Power Details

Power Guide

Unless you go way back, any piece of old tech is going to need electrical power but what that power is can often be a confusing and baffling adventure, trawling through old websites and hoping that someone out there thought to make a note of things like voltage, ampage, polarity, plug type etc. For this reason the museum has, where possible, included details on the cable(s), power sources, batteries etc. needed to power various pieces of old rubbish. Given that there are a multitude of connectors out there, we've only opted to detail the more 'common' connectors (typically barrel connectors which supply a single power line) and anything that supplies multiple power lines (e.g. 12v and 5v) is beyond our scope (and will be noted by 'external PSU'). If you do feel the need to investigate these more 'complex' power sources, then you'll have to look elsewhere.

And now the safety/legal bit. Messing about with power and power supplies can be dangerous and can easily ruin your machine (or worse). For this reason, if you are not 100% confident in what you're doing, it is strongly advised that you seek out further help from a qualified person. Similarly the information presented here is intended as a guide only and, while as accurate as possible and as confirmed as possible, can't be guaranteed (and no liability will be accepted for damage, destruction or injury - basically, you follow the advice at your own risk and if it goes wrong, then it's your problem). As before, if you have any doubts whatsoever, it is strongly advised that you seek out further help from a qualified person.

Power Supplies

Where possible, it is strongly advised that you use the power supply supplied by the manufacturer - this should be guaranteed to work. Sometimes though, especially with old hardware, the PSU is either missing or broken which means that there's no alternative but to either source a new one or use an alternative. To avoid damaging your hardware, you should match voltage, ampage, polarity and DC/AC.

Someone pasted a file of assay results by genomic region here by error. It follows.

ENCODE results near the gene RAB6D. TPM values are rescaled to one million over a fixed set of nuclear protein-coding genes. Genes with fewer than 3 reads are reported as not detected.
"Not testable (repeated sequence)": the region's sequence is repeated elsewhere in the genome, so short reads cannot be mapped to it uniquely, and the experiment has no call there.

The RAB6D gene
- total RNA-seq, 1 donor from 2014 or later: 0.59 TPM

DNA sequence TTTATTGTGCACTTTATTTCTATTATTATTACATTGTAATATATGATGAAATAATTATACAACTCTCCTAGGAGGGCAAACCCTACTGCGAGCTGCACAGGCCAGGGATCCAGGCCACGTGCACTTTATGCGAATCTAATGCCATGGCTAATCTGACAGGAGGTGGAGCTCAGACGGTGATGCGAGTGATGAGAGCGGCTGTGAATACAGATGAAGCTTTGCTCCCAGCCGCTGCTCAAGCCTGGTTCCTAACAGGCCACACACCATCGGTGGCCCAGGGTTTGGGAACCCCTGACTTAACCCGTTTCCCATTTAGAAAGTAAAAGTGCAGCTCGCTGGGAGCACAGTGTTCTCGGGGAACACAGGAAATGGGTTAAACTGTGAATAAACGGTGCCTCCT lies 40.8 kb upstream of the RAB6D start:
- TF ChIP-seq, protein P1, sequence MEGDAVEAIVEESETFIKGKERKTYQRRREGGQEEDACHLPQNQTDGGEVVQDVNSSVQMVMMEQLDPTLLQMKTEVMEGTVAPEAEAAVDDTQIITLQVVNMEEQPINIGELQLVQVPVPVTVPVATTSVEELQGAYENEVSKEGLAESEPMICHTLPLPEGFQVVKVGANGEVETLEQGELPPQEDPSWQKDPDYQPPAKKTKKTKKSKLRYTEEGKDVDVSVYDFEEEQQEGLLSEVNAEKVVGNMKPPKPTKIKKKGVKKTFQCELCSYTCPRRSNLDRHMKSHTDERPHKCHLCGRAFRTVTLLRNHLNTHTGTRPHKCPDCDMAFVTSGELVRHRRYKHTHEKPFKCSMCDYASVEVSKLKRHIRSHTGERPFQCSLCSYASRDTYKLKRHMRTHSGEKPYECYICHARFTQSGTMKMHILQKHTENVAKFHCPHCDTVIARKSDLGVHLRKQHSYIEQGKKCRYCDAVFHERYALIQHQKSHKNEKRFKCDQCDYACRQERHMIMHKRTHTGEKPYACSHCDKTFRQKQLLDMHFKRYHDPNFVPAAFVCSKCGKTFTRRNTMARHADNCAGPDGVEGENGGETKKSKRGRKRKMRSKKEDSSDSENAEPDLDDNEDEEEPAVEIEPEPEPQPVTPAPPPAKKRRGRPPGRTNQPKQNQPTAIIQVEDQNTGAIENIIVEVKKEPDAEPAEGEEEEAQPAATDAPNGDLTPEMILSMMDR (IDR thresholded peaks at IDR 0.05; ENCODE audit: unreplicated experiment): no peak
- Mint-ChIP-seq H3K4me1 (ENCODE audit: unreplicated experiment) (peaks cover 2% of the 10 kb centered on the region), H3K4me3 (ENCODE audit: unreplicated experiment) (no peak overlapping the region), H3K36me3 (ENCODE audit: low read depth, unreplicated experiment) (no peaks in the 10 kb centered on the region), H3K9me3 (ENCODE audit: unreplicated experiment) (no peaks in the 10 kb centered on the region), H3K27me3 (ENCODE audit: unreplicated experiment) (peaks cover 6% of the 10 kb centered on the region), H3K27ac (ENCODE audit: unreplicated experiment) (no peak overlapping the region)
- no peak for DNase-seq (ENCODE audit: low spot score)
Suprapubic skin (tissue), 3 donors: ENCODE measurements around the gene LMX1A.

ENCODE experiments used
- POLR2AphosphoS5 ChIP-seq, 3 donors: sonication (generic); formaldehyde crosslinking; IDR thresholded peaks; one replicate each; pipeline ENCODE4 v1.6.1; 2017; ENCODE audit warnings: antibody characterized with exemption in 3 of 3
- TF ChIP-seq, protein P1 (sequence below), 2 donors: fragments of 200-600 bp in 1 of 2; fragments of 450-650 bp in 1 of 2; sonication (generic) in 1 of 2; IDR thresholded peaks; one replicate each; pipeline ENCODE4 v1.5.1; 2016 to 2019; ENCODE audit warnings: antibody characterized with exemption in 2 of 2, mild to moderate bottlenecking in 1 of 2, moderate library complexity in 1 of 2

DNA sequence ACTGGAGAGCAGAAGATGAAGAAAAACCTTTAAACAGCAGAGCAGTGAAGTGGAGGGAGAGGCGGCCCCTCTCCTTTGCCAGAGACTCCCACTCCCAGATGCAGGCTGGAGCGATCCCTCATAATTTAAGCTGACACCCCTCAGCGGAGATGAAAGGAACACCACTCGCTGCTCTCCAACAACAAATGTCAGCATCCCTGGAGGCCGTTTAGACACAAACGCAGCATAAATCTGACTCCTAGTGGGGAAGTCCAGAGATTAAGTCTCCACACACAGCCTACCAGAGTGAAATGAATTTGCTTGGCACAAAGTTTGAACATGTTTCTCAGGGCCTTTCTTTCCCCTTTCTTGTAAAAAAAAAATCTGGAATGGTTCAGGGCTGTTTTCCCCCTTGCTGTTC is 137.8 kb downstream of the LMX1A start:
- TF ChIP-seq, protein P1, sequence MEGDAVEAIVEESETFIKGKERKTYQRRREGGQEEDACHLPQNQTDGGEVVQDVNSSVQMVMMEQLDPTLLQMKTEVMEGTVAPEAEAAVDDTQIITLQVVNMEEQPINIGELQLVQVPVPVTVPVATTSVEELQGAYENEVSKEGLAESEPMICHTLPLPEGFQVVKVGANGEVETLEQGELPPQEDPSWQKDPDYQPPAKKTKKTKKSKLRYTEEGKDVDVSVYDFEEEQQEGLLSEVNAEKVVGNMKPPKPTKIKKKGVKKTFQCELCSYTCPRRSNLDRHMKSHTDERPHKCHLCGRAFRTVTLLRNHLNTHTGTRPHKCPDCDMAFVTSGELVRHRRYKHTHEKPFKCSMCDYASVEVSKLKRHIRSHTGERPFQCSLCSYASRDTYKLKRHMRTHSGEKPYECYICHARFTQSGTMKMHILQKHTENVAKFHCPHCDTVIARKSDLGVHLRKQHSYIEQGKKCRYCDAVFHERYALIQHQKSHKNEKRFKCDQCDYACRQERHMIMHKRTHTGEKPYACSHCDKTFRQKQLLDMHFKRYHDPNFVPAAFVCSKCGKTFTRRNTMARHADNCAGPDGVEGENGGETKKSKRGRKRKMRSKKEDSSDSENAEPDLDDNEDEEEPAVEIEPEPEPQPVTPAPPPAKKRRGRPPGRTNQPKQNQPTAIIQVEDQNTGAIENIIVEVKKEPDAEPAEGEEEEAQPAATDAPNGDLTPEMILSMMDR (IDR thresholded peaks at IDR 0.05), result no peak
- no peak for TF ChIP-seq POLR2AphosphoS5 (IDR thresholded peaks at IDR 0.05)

Polarity Symbol Meaning
  Centre/Tip negative
  Centre/Tip positive

Power Cables

Mains powered machines (i.e. those with an internal PSU) can be connected via a wealth of cables. The table below details the ones that we use on the site.

 Cable AKA Shape Description
 C5 Cloverleaf, Mickey Mouse Sometimes found on some laptop PSUs and some (later) Apple hardware.
 C7 Figure-8, Shotgun, euro-connector Typically used for lower power devices such as laptop PSUs, tape recorders and older/lower powered games consoles.
 C19 Typically used for high-power servers and workstations, UPS devices and enterprise level hardware.
 IEC C13 The most common type of connector - the 'standard' 3-pin 'kettle.
 Wired The machine has a cable wired directly into the internal PSU.


Machines which use batteries fall into two categories: those that use bespoke batteries (in which case, good luck) and those that don't. Detailing every bespoke battery being used would be impossible but, to avoid confusion, the table below details the various non-bespoke batteries that we refer to on the site.

 Battery AKA
 AA Penlight, Mignon, MN1500, MX1500, LR6, R6, FR6, HR6, KR6, ZR6, 15A, 15D, 15LF, 1,2H2, 1.2K2
 AAA Micro, Microlight, MN2400, MX2400, LR03, R03, FR03, HR03, KR03, ZR03, 24A, 24D, 24LF
 C Baby, MN1400, MX1400, LR14, R14, HR14, KR14, ZR14, 14A, 14D
 D Mono, Goliath, Flashlight, MN1300, MX1300, LR20, R20, HR20, KR20, ZR20, 13A, 13D
 9-volt PP3, Radio, Smoke Alarm, MN1604, 6LR61, 6F22, 6KR61, 6HR61, 1604A, 1604D, 1604LC, 7.2H5, 11604

Site designed and maintained by TheNeil. While all content is checked and updated regularly, the author cannot be held responsible for any broken links, incorrect information or damage caused to hardware or software. Comments, contributions and criticism always gratefully received.

See that? That's the number of fools that have found their way here

Site Last Updated: 10/02/2016 15:35:29